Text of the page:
Wednesday, December 4, 2013

Reading the PISA Tea Leaves: Who is responsible for Finland's Decline and the Asian Magic

This was written by Yong Zhao who is Presidential Chair, Associate Dean Global and Online Education, College of Education at the University of Oregon. He is the author of Catching Up or Leading the Way and World Class Learners. He blogs here and tweets here. This post first appeared here.

by Yong Zhao

“Finland Fell from the Tip of PISA,” says the headline of a story in the largest subscription newspaperHelsingin Sanomat in Finland, according to Google Translate (I think it should be
Finland Falls from the Top of PISA). I don’t know Finnish but thanks to Google Translate, I was able to understand most of the story. The gist is that Finland has fallen from the top in the current round of PISA.

This is big news, with significant implications not only for the Finns but also for the rest of the world that has been looking at Finland as the model education system since 2001 when Finland was number one in the first round of PISA. Although results of the 2012 PISA won’t be officially unveiled until 10am GMT, December 3rd.the leaked story, published on November 30th, has already sent the Finns and others to speculate the causes of Finland’s decline. “The reasons are seen in the teachers’ continuing education in poor and outdated teaching methods and technology,” writes the Helsingin Sanomat story (courtesy of Google Translate).

While the Finns are right to be concerned about their education, it would be a huge mistake to believe that their education has gotten worse. Finland’s slip in the PISA ranking has little to do with what Finland has or has not done. It has been pushed down by others. In other words, Finland’s education quality as measured by the PISA may have not changed at all and remains strong, but the introduction of other education systems that are even better at taking tests has made Finland appear worse than it really is. In 2000 and 2003 when Finland was number one, only two East Asian education systems were included: Korea and Japan. In 2009, there were seven from Eastern Asia: Shanghai, Hong Kong, Taiwan, Singapore, South Korea, Japan, and Macao. Six out of the seven ranked top 10 in math, five in science and five in reading and Shanghai took number away from Finland. I have not seen the 2012 results yet and will miss the big moment on my way back to the U.S. from Hong Kong, but I can guess, as the Helsingin Sanomat already suggested, the East Asian education systems did very well again, squeezing further Finland down the league table.

An even bigger mistake is to assume that the Asian systems have made significant improvement and surpassed Finland. The Asian systems have always done extremely well in international tests, especially in math. The top scoring education systems in another major international assessment, the TIMSS, have always been Eastern Asian since 1995: Singapore, S. Korea, Hong Kong, Japan, and Taiwan. Mainland China has yet to participate in TIMSS.

The 2009 PISA results have already begun to shift the world’s attention away from Finland to Shanghai. I fear that the 2012 PISA will complete that shift and make Shanghai and other East Asian education systems THE model of education because the magic potion that East Asian success in international tests is very poisonous.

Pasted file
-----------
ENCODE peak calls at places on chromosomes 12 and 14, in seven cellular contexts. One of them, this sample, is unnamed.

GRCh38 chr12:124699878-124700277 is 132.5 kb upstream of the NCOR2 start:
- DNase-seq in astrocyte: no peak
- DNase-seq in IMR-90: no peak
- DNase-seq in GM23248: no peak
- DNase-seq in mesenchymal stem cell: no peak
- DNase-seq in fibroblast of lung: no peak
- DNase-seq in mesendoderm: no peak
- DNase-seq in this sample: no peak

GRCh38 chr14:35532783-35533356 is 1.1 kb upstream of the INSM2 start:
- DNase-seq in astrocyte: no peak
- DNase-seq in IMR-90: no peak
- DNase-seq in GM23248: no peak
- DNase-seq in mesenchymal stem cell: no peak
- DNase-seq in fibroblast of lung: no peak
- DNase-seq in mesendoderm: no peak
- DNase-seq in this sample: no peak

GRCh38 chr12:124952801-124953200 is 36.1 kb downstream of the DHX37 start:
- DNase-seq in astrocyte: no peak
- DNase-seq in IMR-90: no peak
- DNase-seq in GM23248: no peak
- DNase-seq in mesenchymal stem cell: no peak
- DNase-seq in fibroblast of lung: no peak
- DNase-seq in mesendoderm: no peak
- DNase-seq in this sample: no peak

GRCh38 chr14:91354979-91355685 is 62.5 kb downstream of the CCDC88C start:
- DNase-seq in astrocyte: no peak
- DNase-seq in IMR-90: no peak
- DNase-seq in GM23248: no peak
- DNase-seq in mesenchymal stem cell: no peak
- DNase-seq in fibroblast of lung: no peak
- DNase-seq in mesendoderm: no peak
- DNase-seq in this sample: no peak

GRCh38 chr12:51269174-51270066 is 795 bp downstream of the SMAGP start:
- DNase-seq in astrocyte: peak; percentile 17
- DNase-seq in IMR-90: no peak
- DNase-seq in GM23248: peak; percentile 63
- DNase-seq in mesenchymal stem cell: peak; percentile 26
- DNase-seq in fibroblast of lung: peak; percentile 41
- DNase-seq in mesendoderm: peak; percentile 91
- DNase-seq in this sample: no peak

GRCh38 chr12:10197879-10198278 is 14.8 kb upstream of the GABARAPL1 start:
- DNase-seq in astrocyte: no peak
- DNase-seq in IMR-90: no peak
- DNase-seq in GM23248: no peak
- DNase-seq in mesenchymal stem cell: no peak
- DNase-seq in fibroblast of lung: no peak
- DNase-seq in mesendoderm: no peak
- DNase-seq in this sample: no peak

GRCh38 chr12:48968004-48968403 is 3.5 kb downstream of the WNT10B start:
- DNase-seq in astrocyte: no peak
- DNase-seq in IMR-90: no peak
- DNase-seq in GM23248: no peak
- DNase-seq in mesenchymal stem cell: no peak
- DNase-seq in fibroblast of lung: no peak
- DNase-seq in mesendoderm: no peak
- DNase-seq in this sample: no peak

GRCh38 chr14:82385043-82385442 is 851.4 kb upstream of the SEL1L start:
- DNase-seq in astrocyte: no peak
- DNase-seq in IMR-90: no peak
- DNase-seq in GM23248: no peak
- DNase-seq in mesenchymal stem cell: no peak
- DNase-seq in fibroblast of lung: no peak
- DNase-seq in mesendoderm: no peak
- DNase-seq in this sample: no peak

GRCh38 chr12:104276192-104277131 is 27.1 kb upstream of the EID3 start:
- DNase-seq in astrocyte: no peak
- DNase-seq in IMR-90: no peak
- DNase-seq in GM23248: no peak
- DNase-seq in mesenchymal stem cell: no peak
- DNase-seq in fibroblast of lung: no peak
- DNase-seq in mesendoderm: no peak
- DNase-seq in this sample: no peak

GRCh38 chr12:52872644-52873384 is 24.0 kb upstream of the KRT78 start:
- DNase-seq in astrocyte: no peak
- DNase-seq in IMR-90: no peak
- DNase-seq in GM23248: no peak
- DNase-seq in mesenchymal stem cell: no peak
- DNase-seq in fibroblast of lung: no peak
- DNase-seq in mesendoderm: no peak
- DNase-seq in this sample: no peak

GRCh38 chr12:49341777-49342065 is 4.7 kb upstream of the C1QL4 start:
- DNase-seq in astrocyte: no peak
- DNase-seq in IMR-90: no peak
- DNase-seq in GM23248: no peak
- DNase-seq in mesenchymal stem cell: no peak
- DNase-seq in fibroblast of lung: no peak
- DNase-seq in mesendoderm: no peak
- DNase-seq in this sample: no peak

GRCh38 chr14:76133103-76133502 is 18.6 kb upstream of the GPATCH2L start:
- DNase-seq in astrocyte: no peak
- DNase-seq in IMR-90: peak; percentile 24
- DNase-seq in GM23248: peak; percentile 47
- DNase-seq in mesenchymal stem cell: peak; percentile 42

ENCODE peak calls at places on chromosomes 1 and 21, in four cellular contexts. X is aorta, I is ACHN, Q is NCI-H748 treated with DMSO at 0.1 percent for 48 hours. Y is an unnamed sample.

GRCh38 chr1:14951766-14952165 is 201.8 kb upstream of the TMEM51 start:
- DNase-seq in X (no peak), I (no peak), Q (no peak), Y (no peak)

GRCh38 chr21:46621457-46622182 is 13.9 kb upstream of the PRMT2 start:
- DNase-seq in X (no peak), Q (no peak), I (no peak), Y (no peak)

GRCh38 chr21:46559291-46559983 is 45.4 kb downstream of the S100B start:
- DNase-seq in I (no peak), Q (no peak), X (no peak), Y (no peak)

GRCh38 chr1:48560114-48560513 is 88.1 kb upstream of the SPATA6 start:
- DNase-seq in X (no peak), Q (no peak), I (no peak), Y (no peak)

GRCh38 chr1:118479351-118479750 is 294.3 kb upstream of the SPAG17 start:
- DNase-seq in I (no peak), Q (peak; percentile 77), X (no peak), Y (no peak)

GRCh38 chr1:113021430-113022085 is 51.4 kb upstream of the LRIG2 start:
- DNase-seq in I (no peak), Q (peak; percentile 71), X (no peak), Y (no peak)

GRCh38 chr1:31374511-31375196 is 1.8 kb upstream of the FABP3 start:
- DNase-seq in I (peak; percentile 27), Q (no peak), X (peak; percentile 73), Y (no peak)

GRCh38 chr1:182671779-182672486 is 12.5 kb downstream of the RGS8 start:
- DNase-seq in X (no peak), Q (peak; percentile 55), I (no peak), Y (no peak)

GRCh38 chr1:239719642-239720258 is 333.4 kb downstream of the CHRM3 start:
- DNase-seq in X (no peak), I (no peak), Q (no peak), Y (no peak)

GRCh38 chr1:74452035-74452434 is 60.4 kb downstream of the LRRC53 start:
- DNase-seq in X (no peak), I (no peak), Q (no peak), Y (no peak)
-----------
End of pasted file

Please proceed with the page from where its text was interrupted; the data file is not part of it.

The recipe for the East Asian success is actually not that magical. It includes all the elements that have been identified as the symptoms of the GERM (Global Education Reform Movement) by the great Finnish education scholar Pasi Sahlberg: Competition, Standardization, Frequent Testing, and Privatization. In East Asian high PISA performing systems, these ingredients are more effectively combined and carried out to an extreme to result in entire societies devoted to ensure that their youngsters become excellent test takers.

While the East Asian systems may enjoy being at the top of international tests, they are not happy at all with the outcomes of their education. They have recognized the damages of their education for a long time and have taken actions to reform their systems. Recently, the Chinese government again issued orders to lesson student academic burden by reducing standardized tests and written homework in primary schools. The Singaporeans have been working reforming its curriculum and examination systems. The Koreans are working on implementing a “free semester” for the secondary students. Eastern Asian parents are willing and working hard to spend their life’s savings finding spots outside these “best” education systems. Thus international schools, schools that follow the less successful Western education model, have been in high demand and continue to grow in East Asia. Tens of thousands of Chinese and Korean parents send their children to study in Australia, the U.K., Canada, and the U.S. It is no exaggeration to say that that the majority of the parents in China would send their children to an American school instead of keeping them in the “best performing” Chinese system, if they had the choice.

The East Asian education systems may have a lot to offer to those who want a compliant and homogenous test takers. For those who are looking for true high quality education, Finland would still be a better place. But for an education that can truly cultivate creative, entrepreneurial and globally competent citizens needed in the 21st century, you will have to invent it. Global benchmarking can only give you the best of the past. For the best of the future, you will have do the invention yourself.

(May append later. Gotta run to the airport)

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